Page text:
Xianke Metal Products Factory
Stainless—in spite of the promise of its name—is not immune to staining. Smudges, fingerprints, and water spots are inevitable. Unfortunately, rust can be, too. Don’t fret. Rust is treatable. And the right maintenance habits can minimize the chance of rust developing in the first place.
How Is That Even Possible?
Stainless, an iron alloy that contains chromium, might include other elements, such as nickel. The chromium in stainless helps form an invisible layer on the surface that prevents moisture from reaching the iron. If this layer is breached or degraded to the point where moisture reaches the underlying steel, rust will occur.
What causes that layer to degrade? The wrong cleaning products, for one.
Cleaners with high amounts of bleach can cause corrosion, especially in crevices where cleaner can become trapped and remain in contact with the stainless for a long period of time, such as steel pads or steel brushes, can also damage the surface.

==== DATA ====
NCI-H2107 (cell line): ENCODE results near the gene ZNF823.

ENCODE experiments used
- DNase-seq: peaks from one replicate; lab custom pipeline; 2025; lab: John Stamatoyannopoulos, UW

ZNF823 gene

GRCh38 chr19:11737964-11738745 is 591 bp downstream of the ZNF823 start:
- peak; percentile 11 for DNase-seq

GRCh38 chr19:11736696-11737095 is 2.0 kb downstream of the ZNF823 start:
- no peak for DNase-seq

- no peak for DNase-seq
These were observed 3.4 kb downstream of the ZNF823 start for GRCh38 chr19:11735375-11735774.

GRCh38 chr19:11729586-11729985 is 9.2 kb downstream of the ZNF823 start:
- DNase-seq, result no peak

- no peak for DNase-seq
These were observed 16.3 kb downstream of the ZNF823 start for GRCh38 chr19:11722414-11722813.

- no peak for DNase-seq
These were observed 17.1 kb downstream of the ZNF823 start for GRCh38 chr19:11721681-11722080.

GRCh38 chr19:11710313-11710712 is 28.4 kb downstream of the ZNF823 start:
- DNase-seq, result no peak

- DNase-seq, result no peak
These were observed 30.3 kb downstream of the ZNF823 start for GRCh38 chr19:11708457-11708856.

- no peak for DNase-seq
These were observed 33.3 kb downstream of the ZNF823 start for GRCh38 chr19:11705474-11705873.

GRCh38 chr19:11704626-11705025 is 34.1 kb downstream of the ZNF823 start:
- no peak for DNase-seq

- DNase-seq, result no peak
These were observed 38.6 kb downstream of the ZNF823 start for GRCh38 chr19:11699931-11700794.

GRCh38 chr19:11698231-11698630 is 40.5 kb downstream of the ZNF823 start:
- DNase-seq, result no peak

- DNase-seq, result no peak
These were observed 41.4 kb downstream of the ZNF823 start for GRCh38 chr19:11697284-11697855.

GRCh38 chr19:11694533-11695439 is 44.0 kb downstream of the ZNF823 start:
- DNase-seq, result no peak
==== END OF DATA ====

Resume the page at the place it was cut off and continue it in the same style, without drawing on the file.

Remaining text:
Is Some Stainless More Rust-Resistant?
Nonmagnetic stainless steel grades (such as 304, which contains nickel) tend to be more rust-resistant than magnetic stainless steel grades (such as 430).
Preventing Rust Spots on Stainless
Do wash stainless with mild soap, using a soft, clean cloth; then rinse. Dry with a soft, clean cloth.
Don’t use disinfectants, abrasives, or cleaners that contain bleach, alcohol, ammonia, or chlorides, all of which can harm stainless.
Don’t use steel wool or scrub pads. They can scratch the surface, leaving it vulnerable to moisture. Also, fragments of steel wool can become embedded in the stainless finish and rust.
How to Remove Rust Spots
You can make a paste of baking soda and water, and apply it with a soft cloth, rubbing gently in the direction of the grain. Once you’ve removed the rust, rinse with clean water and a soft cloth, then dry.